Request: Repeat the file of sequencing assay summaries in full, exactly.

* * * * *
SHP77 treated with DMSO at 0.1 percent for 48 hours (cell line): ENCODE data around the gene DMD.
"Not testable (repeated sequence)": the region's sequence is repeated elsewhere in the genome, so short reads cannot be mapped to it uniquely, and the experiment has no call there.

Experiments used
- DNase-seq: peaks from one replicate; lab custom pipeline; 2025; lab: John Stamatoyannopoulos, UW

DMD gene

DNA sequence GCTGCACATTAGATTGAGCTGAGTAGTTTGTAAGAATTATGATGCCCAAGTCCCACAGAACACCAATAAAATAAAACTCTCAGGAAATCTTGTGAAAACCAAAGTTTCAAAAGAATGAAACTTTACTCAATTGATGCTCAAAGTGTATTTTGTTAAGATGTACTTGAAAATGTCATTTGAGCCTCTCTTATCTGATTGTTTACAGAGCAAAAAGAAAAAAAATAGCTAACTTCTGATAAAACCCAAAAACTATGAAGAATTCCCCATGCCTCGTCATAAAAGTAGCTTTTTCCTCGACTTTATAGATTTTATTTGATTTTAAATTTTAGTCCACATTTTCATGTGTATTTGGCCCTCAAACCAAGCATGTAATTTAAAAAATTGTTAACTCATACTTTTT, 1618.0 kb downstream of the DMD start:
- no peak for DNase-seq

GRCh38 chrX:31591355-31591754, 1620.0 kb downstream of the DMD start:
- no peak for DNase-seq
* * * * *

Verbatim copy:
SHP77 treated with DMSO at 0.1 percent for 48 hours (cell line): ENCODE data around the gene DMD.
"Not testable (repeated sequence)": the region's sequence is repeated elsewhere in the genome, so short reads cannot be mapped to it uniquely, and the experiment has no call there.

Experiments used
- DNase-seq: peaks from one replicate; lab custom pipeline; 2025; lab: John Stamatoyannopoulos, UW

DMD gene

DNA sequence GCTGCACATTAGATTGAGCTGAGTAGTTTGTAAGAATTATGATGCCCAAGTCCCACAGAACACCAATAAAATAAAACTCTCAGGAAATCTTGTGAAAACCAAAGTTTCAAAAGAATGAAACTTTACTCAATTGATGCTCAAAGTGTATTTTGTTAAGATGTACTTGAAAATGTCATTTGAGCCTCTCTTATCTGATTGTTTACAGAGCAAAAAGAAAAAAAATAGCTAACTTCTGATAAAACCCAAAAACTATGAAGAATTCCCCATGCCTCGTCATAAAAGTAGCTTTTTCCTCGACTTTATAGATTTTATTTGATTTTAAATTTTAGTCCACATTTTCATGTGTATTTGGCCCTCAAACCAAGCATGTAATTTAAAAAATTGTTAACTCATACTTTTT, 1618.0 kb downstream of the DMD start:
- no peak for DNase-seq

GRCh38 chrX:31591355-31591754, 1620.0 kb downstream of the DMD start:
- no peak for DNase-seq